The Triple Lock
October 22nd, 2015
The DWP has contacted those who expressed an interest in Class 3A contributions ahead of the official launch date.
Yesterday’s Labour Market statistics from the Office for National Statistics showed earnings rising by 3.0% including bonuses and 2.8% excluding bonuses. Assuming that the 3% figure holds, the result will be a £3.45 a week increase in the basic state pension from next April, to £119.40 a week. This has two knock-on effects:
- As the standard minimum guarantee element of pension credit (the old minimum income guarantee) now increases by the cash amount of the basic state pension rise that implies a standard minimum guarantee of £154.65 a week from next April.
- The single tier pension has notionally been set at the standard minimum guarantee plus 5p a week in the past couple of years, leading to a 2016/17 initial rate of £154.70 a week. Note that this is only a 2.25% increase on the 2015/16 notional figure (£151.25) because it is driven by the cash increase to the basic state pension.
From 2016/17 until the end of this parliament (2020/21), the government is pledged to maintain the triple lock on the basic state and single tier pensions. This is starting to appear an unaffordable.
Last week the Government Actuary’s Department mistakenly placed online a report (alas, hastily withdrawn) warning that the triple lock was increasingly expensive. The triple lock, introduced by the coalition government in 2010 and effective from 2011, is already costing £6bn a year over what a pure earnings link would have done. Further out it could add 9% to benefit expenditure by 2040 and 23% by 2070. However, if the UK continues to suffer low inflation and low earnings growth, the 2.5% triple lock floor starts biting and the extra burden becomes 11% and 41%. Japanese-level deflation would bring the 2070 figure to 238% according to the GAD.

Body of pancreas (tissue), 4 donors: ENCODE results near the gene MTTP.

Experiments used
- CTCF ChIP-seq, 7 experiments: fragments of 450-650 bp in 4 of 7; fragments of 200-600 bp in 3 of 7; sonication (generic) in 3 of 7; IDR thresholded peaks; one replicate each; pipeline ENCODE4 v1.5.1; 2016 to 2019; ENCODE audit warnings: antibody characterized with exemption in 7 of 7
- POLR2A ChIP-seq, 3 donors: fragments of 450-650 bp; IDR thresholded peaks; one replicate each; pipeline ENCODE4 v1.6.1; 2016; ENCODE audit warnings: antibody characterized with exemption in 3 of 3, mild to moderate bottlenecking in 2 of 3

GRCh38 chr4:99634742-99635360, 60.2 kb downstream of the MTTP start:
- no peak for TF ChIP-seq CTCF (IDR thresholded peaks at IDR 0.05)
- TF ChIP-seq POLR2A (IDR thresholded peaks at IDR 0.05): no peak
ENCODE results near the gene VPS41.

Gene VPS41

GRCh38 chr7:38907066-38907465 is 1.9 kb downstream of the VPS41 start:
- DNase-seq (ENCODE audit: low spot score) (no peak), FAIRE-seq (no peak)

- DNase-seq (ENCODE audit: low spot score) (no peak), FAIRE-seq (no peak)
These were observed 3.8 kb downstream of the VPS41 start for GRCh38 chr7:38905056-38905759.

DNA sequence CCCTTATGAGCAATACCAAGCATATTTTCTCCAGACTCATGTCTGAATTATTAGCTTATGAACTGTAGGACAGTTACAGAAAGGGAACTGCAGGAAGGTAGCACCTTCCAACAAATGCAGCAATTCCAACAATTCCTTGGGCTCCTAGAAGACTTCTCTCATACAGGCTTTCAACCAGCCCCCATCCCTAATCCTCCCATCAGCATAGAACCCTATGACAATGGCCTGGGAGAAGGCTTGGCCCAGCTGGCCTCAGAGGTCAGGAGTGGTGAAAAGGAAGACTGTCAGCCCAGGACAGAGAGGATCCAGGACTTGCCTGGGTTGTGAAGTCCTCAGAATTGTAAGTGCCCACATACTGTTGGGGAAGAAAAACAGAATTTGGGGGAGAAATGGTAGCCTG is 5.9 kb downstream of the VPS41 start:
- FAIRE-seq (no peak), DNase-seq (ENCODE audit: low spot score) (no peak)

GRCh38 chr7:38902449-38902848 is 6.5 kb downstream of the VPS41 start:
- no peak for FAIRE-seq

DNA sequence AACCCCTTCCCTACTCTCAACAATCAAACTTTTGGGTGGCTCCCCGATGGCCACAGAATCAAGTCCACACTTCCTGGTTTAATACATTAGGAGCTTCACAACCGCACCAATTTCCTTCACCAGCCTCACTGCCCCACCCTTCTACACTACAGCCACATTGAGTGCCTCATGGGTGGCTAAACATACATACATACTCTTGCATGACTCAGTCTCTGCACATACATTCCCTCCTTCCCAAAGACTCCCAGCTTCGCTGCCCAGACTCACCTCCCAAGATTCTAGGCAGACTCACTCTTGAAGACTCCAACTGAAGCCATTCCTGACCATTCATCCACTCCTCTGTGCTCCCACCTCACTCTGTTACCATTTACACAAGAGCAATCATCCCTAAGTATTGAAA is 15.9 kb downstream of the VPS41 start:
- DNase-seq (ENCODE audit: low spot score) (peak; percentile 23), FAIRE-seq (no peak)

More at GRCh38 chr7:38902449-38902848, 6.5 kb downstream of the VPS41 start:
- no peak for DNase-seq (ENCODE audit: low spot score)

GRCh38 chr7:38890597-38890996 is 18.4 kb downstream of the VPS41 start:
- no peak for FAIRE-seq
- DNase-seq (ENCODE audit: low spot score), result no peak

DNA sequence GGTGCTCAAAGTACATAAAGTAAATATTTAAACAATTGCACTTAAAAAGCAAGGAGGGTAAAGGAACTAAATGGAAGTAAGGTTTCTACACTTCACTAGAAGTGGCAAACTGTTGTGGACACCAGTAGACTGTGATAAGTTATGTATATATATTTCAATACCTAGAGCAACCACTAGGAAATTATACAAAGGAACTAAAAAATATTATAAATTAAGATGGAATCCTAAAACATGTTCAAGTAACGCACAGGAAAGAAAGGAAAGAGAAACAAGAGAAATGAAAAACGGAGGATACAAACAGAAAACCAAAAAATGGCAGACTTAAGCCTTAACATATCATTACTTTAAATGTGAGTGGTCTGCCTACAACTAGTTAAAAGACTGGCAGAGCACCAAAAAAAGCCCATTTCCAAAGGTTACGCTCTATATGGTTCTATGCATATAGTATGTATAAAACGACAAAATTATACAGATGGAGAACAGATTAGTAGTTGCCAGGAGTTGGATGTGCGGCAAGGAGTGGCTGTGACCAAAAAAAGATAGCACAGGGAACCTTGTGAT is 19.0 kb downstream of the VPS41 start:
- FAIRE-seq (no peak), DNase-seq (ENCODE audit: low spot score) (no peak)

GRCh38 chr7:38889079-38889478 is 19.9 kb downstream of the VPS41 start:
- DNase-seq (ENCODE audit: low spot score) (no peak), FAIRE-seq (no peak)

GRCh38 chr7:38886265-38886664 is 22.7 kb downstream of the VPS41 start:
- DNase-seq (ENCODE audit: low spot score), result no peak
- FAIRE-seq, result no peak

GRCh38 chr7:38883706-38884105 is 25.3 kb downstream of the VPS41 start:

The most recent Fiscal Sustainability Report from the Office for Budget Responsibility increased the cost of the triple lock by assuming that it would in the long term equate to earnings growth + 0.39% rather than its previous + 0.3% estimate. There is a case for saying that economic conditions have moved on from 2010 (when CPI inflation was 3.7%) and that, if nothing else, the triple lock floor now needs to be lower than 2.5%. However, politicians do not like upsetting the section of the population most likely to turn out and vote – pensioners.